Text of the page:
The reason why bankruptcy courts treat secured debt differently from unsecured debt is obvious. A secured creditor gets a lien on the property purchased by the consumer so as to make a loan in which only a small percentage of the overall principal is advanced by the borrower viable; if the borrower defaults, the lender gets the physical asset, which it can resell and thereby recoup its losses. In bankruptcy, the lender’s security interest in the physical property is protected, while anything above the value of the actual property (ie., the unsecured portion of the debt) is discharged, along with the other unsecured debts. In short, it is the free market’s way of ensuring that both the borrower and lender bear an equivalent risk. Bankruptcy lawyers call it a “cramdown.”
When the real estate market is stable, lenders rarely have anything to complain about. Since the value of property has historically gone up, the amount of the loan is usually at or below the appraised value of the property, so even if the borrower defaults, the lender doesn’t lose anything on his investment. Bankruptcy courts have traditionally honored the free market tradition of bifurcating claims from lenders into secured and unsecured portions, and explicitly give debtors the right to modify said claims in the context of reorganization of debts in Chapters 11 and 13, with one exception.
For our friend, his attorney proposes that he bifurcate the secured claims on his real properties. Concerning the property that he lets his mother-in-law live rent-free, the property his business operates out of, the property he rents out, and the property where his family summers every year, he can propose a plan in which he will repay the loans at the secured level, based upon an appraisal for each property. He keeps each of the properties he wants to keep, so long as he repays the secured portion over a five-year period. The one property he cannot do that for, and for which he will still owe the entire amount of the mortgage, secured and unsecured alike, is the property he lives at, his “principal residence.”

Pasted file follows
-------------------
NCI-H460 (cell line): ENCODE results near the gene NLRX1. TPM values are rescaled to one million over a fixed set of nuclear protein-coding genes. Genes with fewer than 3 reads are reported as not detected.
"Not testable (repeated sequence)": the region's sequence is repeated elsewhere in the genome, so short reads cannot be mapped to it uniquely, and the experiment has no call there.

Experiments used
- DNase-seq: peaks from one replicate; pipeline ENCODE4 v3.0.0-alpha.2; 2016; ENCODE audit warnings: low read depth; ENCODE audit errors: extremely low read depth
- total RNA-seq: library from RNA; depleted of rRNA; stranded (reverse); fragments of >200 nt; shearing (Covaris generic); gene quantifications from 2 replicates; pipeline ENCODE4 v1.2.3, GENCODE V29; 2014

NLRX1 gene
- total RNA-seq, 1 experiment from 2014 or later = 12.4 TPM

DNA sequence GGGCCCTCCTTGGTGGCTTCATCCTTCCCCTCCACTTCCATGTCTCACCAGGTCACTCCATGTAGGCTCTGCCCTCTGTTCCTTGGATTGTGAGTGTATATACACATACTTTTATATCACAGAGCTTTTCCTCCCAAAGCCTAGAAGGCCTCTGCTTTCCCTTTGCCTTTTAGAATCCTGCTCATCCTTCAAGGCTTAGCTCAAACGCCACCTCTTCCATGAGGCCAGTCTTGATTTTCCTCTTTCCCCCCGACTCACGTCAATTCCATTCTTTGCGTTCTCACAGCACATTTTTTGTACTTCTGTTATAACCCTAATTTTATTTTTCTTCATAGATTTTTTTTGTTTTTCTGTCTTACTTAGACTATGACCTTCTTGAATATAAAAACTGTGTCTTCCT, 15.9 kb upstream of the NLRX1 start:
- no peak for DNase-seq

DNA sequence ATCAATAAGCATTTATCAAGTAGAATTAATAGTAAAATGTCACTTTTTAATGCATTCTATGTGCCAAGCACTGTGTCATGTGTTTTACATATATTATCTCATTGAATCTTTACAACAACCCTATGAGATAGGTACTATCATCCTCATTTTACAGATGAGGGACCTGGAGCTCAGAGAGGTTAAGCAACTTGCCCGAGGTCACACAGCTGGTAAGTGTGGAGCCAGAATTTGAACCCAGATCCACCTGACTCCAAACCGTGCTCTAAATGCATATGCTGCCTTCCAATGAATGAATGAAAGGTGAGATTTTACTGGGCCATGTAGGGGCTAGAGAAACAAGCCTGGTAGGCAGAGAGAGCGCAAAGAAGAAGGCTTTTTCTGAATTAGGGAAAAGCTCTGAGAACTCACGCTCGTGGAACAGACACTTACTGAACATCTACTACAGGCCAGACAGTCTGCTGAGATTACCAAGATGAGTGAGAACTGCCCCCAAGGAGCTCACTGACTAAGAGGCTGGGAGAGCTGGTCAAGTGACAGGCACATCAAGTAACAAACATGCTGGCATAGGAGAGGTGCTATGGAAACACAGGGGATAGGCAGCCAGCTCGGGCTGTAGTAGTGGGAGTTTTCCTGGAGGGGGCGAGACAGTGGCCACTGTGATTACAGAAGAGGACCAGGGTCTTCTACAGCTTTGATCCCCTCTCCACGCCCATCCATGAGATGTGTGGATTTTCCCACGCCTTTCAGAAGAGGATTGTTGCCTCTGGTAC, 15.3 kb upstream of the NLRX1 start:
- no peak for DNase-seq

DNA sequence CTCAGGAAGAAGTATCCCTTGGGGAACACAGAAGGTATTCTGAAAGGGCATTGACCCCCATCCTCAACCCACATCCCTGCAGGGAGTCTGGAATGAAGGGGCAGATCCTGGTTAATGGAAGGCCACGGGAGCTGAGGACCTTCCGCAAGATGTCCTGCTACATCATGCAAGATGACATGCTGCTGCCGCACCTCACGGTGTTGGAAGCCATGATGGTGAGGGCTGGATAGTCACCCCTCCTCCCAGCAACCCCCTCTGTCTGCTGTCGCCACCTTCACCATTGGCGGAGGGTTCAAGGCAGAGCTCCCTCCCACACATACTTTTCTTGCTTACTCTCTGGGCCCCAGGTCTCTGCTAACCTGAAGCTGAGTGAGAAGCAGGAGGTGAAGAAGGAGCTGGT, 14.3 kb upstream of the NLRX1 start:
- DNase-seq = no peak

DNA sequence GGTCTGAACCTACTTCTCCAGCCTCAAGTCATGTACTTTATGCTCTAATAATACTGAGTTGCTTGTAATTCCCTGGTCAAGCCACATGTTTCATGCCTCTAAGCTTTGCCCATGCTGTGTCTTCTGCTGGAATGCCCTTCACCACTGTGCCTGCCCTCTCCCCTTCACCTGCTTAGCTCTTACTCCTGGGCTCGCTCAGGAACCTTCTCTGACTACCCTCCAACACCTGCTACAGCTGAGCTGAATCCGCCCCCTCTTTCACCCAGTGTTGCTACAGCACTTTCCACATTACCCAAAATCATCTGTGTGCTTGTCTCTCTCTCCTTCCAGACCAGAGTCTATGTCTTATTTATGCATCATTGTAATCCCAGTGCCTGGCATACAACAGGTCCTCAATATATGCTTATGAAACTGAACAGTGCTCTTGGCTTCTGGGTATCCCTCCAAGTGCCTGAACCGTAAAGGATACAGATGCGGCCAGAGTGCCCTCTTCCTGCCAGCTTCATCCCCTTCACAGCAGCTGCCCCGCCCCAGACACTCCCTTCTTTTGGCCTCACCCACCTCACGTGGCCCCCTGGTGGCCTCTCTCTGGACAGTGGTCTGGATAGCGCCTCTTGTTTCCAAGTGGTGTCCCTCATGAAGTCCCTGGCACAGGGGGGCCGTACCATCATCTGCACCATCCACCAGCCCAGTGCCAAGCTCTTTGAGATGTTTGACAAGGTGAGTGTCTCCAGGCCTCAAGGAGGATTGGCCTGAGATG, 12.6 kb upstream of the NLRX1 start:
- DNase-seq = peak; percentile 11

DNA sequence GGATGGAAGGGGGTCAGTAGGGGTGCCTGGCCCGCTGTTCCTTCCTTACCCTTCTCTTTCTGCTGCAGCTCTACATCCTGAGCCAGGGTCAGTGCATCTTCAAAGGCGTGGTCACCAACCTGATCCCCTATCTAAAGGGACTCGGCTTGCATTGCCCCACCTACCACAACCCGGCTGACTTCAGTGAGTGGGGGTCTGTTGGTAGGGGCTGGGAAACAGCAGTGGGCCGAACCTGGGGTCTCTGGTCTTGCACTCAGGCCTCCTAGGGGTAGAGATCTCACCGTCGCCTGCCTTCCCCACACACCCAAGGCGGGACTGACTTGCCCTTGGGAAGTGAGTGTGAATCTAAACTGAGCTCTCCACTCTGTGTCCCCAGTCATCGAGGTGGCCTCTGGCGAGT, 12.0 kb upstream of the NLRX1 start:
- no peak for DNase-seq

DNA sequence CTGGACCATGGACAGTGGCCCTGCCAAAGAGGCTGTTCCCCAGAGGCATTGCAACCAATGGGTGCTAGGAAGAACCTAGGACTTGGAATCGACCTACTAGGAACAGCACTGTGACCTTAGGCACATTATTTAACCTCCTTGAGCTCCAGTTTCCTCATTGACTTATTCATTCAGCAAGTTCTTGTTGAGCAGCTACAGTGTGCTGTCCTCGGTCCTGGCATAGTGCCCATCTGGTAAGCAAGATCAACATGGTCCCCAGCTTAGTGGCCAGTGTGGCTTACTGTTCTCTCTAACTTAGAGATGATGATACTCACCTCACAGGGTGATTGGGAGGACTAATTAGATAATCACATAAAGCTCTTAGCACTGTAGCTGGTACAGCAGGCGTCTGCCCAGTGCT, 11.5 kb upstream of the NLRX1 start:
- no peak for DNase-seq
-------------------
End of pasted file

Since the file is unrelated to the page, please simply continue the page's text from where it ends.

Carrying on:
But even that’s not entirely true. Remember when he obtained a second mortgage on the property a few years before things went south for his family. He can get rid of that debt easily enough, simply by showing that the appraised value of the home is less than what he owes on the first mortgage, making the second completely unsecured. Many courts permit the vanquishing of such a debt to be accomplished with no more than a motion to the court, seeking declaratory relief that the value of the property makes the second lien totally unsecured. It’s only the first mortgage that receives privileged status in the bankruptcy court.
It is hard to justify giving certain loans special treatment in our courts. In the case of our friend, the lenders had no idea which property he was going to declare, on the eve of bankruptcy, was his “principal residence.” They simply loaned him the money, making what were presumably sound judgments based on his credit history, his ability to repay, the long-term predictability of the value of the properties, and other factors. In fact, had he and his family simply moved in with his mother-in-law’s estranged husband, they could cramdown all five properties under the existing Bankruptcy Code. Such are the advantages of property ownership and wealth in this society.
But of course, most people aren’t able to purchase five properties. For the ordinary Joe Schmoe, it’s hard enough to come up with one payment, much less five or six. Unless he is willing and able to move out of his home on the eve of bankruptcy, thereby allowing him to claim that his “principal residence” is somewhere other than the property he’s paying a mortgage on, he, and he alone out of all real estate purchasers, must repay the entire mortgage in bankruptcy, thereby defeating the purpose of “reorganization.”